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Keion Raspberry
Dr. Rick
English 304
October 6,2018

Knowledge is Keen

“If there’s a book that you want to read, but hasn’t been written yet, then you must write it.” By Toni Morrison. Growing up I never fully understood the meaning of this quote until I started writing. Writing was never my strong suit, but with the help one of my mentors Ms. Brown I began to improve. Writing was not a favorite of mine, but who is to say I wouldn’t give it a try. When I was younger doctors told me that I wouldn’t be able to write or read as well as other students. I felt as if there wasn’t a need to learn how to read or write honestly; My mom would take me to the Pratt City library after school every day to read books.

I attended this speech and writing class during elementary school, where I met my mentor Ms. Brown. She was an older lady with light melanin toned skin and slight wrinkles. Her eyes showed that a great spirit that loved to help students reach their goals. One of the memories of her was that she wore a pair of glasses that made her resemble Florida Evens off the T.V show Good Times. When you saw her pull out those glasses, it would let you know it’s time for business.

She would also bring coffee to every session that smelled of hazelnut and sugar. She smelled like a beautiful pastry of toaster strudels and warm strawberry pop tarts, and her face consisted of smiles never a frown. Her personality was very unpredictable when she felt I wasn’t trying. Mrs. Brown worked for a school that sat on top of a hill behind the highway, where you really couldn’t see it unless you knew it was there. Mrs. Brown lived a long life of striving to be successful; she would talk to me about how important it would be to make something out of yourself and how quitting was never an option.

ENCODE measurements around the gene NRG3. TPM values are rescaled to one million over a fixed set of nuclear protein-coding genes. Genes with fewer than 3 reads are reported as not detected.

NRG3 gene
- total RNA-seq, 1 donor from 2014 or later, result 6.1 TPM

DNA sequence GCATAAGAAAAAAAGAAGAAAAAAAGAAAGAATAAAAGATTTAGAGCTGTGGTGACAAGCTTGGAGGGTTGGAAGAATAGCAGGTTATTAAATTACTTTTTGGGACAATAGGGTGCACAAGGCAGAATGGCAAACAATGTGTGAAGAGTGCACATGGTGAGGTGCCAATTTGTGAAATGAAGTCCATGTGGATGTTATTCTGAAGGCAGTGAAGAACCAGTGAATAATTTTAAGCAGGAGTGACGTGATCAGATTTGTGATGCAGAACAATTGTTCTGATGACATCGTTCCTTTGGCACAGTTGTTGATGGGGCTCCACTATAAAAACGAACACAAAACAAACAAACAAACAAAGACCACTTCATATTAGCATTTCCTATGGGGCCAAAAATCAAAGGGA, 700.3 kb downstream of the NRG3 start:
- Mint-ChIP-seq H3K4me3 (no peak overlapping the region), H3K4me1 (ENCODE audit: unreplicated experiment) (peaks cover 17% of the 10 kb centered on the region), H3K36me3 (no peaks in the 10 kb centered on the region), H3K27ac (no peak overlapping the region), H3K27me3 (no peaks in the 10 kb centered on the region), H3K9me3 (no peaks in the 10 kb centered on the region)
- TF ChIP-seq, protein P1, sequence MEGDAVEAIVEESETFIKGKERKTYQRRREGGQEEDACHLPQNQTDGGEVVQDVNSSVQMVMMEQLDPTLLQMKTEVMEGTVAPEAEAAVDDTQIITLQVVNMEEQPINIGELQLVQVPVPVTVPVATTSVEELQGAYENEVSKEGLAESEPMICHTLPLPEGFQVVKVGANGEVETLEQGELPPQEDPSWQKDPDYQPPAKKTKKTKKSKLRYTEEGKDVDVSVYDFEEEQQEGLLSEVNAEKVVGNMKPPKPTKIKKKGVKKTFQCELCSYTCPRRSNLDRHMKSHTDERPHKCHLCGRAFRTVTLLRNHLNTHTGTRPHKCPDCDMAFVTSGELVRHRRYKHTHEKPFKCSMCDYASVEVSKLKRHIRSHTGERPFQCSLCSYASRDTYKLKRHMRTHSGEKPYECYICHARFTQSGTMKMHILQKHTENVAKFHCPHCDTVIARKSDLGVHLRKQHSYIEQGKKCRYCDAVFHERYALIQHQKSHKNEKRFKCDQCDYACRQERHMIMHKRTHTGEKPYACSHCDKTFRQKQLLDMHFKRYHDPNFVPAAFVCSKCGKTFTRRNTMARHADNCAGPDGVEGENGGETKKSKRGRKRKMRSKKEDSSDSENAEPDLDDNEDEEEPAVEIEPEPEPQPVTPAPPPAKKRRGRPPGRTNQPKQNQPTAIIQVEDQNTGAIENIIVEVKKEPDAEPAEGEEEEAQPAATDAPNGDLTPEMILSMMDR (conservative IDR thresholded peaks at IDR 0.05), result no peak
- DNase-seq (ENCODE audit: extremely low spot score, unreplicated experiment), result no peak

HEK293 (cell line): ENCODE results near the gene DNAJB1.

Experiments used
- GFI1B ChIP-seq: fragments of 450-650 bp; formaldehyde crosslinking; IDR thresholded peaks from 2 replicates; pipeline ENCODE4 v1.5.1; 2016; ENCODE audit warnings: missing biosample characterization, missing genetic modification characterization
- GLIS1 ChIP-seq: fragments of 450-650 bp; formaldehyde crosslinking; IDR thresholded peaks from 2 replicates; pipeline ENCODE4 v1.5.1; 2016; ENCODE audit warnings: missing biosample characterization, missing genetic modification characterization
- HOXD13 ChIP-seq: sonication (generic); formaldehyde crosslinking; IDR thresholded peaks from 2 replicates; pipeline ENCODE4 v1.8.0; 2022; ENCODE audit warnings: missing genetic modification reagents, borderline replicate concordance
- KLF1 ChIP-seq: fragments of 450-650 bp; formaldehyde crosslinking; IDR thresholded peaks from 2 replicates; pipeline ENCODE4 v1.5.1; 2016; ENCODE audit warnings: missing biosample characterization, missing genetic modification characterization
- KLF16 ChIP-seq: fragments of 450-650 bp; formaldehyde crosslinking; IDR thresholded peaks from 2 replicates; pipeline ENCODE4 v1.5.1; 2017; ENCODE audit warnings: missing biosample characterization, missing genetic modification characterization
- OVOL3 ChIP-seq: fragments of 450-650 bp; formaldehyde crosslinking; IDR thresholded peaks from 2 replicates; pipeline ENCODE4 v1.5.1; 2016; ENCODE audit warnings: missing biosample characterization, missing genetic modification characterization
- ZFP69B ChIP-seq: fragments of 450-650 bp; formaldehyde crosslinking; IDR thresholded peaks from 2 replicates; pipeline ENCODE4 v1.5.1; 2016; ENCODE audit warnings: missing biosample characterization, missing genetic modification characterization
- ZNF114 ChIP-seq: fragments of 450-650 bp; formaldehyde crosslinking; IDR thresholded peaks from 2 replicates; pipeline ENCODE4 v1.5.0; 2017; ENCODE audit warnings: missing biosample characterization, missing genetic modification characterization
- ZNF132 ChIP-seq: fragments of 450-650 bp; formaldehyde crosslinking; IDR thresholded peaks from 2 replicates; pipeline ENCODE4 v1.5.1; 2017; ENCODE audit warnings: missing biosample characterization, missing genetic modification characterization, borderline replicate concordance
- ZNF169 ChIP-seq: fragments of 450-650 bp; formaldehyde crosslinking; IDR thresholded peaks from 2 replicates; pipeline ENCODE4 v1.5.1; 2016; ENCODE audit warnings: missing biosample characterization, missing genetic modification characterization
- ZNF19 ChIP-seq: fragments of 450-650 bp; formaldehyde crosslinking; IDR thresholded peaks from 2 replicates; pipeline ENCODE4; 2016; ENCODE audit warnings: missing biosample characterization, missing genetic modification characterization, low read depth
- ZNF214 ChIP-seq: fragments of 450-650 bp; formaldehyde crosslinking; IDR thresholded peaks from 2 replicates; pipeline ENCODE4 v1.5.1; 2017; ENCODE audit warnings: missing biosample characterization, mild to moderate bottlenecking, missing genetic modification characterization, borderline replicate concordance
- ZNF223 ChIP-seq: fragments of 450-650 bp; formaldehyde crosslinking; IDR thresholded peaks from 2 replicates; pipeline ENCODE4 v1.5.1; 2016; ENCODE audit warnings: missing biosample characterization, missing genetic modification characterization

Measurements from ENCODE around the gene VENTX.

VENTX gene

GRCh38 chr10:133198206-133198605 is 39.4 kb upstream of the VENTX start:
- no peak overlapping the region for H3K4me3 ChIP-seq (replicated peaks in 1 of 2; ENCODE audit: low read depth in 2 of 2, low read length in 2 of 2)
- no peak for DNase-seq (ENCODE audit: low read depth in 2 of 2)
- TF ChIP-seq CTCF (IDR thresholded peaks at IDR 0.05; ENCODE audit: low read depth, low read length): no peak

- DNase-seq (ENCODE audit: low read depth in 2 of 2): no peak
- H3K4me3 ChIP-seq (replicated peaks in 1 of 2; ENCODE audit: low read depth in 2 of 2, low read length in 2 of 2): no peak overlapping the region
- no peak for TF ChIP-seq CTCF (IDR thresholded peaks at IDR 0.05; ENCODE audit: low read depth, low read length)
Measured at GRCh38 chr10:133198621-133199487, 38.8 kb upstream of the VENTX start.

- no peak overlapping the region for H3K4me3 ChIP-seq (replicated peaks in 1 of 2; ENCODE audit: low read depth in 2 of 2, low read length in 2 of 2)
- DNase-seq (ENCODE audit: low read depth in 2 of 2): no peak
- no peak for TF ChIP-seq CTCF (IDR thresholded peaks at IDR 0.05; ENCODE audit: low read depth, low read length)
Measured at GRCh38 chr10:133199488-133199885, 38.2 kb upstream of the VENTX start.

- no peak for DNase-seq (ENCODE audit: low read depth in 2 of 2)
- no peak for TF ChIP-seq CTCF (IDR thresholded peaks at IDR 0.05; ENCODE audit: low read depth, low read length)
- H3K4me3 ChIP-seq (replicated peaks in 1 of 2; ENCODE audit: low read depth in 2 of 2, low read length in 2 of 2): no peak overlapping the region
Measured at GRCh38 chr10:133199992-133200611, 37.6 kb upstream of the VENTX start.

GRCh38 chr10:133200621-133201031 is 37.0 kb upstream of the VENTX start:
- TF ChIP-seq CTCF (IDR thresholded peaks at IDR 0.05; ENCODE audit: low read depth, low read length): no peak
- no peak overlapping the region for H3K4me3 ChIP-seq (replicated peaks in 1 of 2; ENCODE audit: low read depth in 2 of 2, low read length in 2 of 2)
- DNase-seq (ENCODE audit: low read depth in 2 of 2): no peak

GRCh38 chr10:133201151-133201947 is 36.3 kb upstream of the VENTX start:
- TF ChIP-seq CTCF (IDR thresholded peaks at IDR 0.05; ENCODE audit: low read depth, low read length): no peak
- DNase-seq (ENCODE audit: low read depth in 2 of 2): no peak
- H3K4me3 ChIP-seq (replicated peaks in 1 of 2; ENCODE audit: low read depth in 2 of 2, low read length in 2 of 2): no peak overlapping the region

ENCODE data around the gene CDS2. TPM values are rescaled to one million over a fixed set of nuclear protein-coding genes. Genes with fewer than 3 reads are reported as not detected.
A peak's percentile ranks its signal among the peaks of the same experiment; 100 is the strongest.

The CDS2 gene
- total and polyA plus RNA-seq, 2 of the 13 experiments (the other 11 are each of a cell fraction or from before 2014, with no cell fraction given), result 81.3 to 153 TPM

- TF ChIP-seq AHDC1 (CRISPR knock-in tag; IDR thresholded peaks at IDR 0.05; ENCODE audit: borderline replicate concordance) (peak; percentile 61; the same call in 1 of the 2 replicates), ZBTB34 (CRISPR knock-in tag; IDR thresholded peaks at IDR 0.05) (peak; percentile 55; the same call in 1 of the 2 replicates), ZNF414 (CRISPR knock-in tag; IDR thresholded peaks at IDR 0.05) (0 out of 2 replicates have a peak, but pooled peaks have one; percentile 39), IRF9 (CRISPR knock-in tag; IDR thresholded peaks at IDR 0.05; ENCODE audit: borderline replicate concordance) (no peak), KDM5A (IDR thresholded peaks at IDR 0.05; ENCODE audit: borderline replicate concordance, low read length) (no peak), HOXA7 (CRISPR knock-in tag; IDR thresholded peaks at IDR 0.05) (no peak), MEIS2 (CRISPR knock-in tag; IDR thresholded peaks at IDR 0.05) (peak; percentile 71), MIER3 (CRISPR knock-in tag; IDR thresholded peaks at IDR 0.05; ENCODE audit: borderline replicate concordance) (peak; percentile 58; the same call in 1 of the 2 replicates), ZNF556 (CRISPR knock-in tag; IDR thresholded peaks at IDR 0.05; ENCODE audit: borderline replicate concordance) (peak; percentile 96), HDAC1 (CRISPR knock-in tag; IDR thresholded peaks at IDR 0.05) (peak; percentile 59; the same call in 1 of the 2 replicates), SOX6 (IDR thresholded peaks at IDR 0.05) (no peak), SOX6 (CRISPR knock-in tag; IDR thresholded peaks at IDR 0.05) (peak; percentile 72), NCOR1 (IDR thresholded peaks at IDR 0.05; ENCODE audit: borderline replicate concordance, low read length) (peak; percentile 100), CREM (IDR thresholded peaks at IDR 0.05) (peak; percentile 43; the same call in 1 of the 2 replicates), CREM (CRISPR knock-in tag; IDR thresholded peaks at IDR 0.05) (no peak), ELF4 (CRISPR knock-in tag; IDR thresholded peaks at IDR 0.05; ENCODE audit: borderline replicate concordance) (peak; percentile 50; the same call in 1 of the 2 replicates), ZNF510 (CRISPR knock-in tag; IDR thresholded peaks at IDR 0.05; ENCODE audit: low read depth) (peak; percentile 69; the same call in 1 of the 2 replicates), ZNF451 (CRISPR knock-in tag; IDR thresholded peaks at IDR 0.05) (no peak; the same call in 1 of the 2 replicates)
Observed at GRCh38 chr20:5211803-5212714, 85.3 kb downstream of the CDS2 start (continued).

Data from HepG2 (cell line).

Ms. Brown lived through the years of segregation amongst races. The time she sacrificed and gave me pushed me to excel in learning to read and write made me realize that this would be a great writing and reading experience for me. She challenged me to be better and do greater even when I feel that I failed, Ms. Brown showed that writing and reading could be very detrimental to my future to come. I wouldn’t understand how to place words into its proper place until she she used words of encouragement to give me gave me a desire to push myself. She would help me for hours even when she didn’t have to; I would receive a couple of words if she felt I wasn’t trying my best to understand. Her caring showed me that being a reader and writer means taking time and patient to improve and not just go with the motion.

Writing wasn’t a favorite of mines for a good bit of time of my life but one of the hardest things I have come to realize is I am a writer. Just saying the phrase, “I am a writer” still brings a certain amount of anxiety. You see, growing up I loved reading and science. I constantly got lost outside playing with sports, bugs, and anything I could pull apart to figure out how it worked. From an early age I knew I wanted to become a social worker. I was an active kid who rarely ever sat down with a book yet alone paper and pencil. Sure, my mom tried to get me to sit still and write and practice spelling, but I preferred complicated mystery book, problems and exploring the earth. Unfortunately, my struggles to sit still and write as a little kid carried over into adulthood.